Worth reading, 07/10/13


30 Years Later, Brett Is Still Dealing With Pine Tar (New York Times)

It has been almost 30 years since Brett tore out of the visiting dugout at Yankee Stadium on July 24, 1983, and raced maniacally toward Tim McClelland, the home plate umpire. McClelland had just ruled Brett out, wiping out his go-ahead, two-run homer, because he had too much pine tar on his bat.

Probably the greatest on-field rampage of all time. Thirty years on, it still has to be seen to be believed. Watch and enjoy. You’re welcome.



Elizabeth Hasselbeck joins Fox & Friends (FoxNews.com)

Let’s just say she’ll have no problems with wardrobe.



Indiana professor: Film shows FDR in concealed wheelchair (AP)

INDIANAPOLIS (AP) — A professor at an Indiana college says he has found film footage showing President Franklin Delano Roosevelt being pushed in his wheelchair, depicting a secret that was hidden from the public until after his death….

Roosevelt contracted polio in 1921 at age 39 and was unable to walk without leg braces or assistance. During his four terms as president, Roosevelt often used a wheelchair in private, but not for public appearances. News photographers cooperated in concealing Roosevelt’s disability, and those who did not found their camera views blocked by Secret Service agents, according to the FDR Presidential Museum and Library’s website.

Hard to believe there was a time when a disability as crippling as polio could be kept secret from the public, and that the press was complicit.

Now we’ve gone so far as to tell the world whether our president wears boxers or briefs.

On the other hand, we always knew for sure that FDR smoked cigarettes.


Take cameras out of the courtroom (Kathleen Parker, Washington Post)

As a courtroom junkie since my early reporting days, it is at great personal sacrifice that I suggest the following: It may be time to get television cameras out of the courtroom.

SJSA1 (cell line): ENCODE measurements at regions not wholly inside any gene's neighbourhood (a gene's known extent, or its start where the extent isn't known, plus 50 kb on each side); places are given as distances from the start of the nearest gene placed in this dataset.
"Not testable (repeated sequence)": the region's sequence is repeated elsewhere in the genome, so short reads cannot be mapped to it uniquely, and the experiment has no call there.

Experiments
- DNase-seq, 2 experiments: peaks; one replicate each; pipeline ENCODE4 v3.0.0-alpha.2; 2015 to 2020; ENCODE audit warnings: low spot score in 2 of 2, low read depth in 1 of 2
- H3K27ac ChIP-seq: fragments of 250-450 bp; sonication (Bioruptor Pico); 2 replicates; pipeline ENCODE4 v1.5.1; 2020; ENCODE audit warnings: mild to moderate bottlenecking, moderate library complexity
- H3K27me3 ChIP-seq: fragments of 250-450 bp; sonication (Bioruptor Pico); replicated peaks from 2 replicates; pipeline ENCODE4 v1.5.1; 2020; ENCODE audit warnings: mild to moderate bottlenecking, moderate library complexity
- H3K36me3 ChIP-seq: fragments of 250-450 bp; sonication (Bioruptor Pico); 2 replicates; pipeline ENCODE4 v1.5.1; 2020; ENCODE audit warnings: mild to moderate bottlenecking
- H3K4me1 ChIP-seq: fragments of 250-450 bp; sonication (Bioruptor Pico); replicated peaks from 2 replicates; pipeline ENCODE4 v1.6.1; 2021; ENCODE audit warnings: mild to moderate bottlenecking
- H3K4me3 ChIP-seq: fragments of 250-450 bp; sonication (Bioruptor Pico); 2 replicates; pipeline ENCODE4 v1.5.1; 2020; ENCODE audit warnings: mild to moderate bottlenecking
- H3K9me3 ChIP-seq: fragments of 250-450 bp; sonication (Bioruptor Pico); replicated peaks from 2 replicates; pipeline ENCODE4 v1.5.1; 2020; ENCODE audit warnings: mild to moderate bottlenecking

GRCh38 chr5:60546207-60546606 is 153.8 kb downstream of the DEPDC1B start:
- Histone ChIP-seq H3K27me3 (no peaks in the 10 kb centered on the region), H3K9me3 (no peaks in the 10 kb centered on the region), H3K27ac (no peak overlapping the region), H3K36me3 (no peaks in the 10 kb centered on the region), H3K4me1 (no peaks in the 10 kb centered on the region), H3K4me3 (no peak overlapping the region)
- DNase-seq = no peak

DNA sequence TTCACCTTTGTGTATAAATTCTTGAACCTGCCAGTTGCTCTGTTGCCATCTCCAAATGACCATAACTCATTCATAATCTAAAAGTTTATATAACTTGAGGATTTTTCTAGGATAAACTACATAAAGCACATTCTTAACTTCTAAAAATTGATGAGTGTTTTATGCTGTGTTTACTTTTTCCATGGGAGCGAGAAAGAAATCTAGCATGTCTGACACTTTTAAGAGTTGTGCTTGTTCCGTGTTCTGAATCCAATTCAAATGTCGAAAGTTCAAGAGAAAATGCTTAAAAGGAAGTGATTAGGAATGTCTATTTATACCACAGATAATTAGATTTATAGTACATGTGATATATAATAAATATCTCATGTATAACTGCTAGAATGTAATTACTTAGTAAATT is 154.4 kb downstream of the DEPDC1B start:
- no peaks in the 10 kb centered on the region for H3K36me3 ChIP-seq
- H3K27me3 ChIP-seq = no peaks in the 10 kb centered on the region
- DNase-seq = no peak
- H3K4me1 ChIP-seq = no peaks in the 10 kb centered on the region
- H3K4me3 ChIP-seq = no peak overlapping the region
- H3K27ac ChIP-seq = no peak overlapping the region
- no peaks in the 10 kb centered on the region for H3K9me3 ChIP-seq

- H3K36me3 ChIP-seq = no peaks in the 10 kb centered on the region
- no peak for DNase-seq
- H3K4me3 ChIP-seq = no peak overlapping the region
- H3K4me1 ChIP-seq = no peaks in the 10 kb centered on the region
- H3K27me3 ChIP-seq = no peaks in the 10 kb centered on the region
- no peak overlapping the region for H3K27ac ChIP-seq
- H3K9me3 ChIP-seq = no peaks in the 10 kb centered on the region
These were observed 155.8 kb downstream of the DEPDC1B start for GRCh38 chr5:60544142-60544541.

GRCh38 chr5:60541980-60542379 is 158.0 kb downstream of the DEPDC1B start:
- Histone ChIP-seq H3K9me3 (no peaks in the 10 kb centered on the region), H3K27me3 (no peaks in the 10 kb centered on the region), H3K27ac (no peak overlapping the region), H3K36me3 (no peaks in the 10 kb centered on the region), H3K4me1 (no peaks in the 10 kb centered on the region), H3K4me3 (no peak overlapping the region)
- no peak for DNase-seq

Or at least, judges might be encouraged to exclude electronic media from high-profile trials.
I have very mixed feelings on this one. Parker is right . . . The cameras have turned this and several other trials (O.J., Casey Anthony, Jodi Arias) into media circuses — more theater than trial.
But criminal trials are supposed to be held in public, and the cameras enable all of the public to witness the proceedings — not just the folks lucky enough to get into a small courtroom. Cameras would have come in very handy during the civil rights years; I think it would have been good for the entire world to watch how suspects who were clearly guilty  got acquitted.
It would be nice to find a solution short of banning the cameras.

Spitzer Redux (New York Times Editorial)

New Yorkers, like all citizens, deserve serious and thoughtful political campaigns, but between Anthony Weiner, the former sexting congressman, and Client 9 (the name given to Mr. Spitzer in the federal investigation of the escort service he used) and the self-described madam who ran that escort service and now claims she’s going to run against her former customer, the stage is set for a summer of farce.

Mr. Spitzer, like Mr. Weiner, is a political animal who clearly finds it hard not to have an audience. That’s understandable, but did they have to bring us all along on their journeys of personal ambition? For these two charter members of the Kardashian Party, notoriety is looking like the quick, easy path to redemption.

This editorial pretty much sums it up. Tabloid editors dream of stuff like this, but New Yorkers really deserve better.



Justin Bieber pisses into restaurant mop bucket (TMZ)

Normally, I wouldn’t give this guy even this many words, but really . . . The video tells you everything you need to know. This guy is a grade-A jerk.

Maybe if people stopped showing up at his concerts, the press would stop following his every move. And then he might find himself wondering where everybody went, and he’d have to develop some manners to go with his talent — and yes, he DOES have talent — before he totally self-destructs.

Parents, tell your little girls . . . No more Justin till the idiot grows up.



Arlo Guthrie is 66 today

Time flies, I reckon. So if you’re too young to remember . . . and even if you AREN’T too young to remember . . . This is a great time to listen to the anthem of a generation. Close your eyes and listen for 18 minutes.

You’re welcome.

3 thoughts on “Worth reading, 07/10/13

  1. In 1966-67, I frequented the Blues Bag Coffeehouse in Provincetown on Cape Cod in the summertime after work in the evenings whenever possible. In 1967, I sat 5 feet in front of Arlo Guthrie (it was a very small place) and listened to the whole thing, carefully watching the guitar work which I would later mimic.


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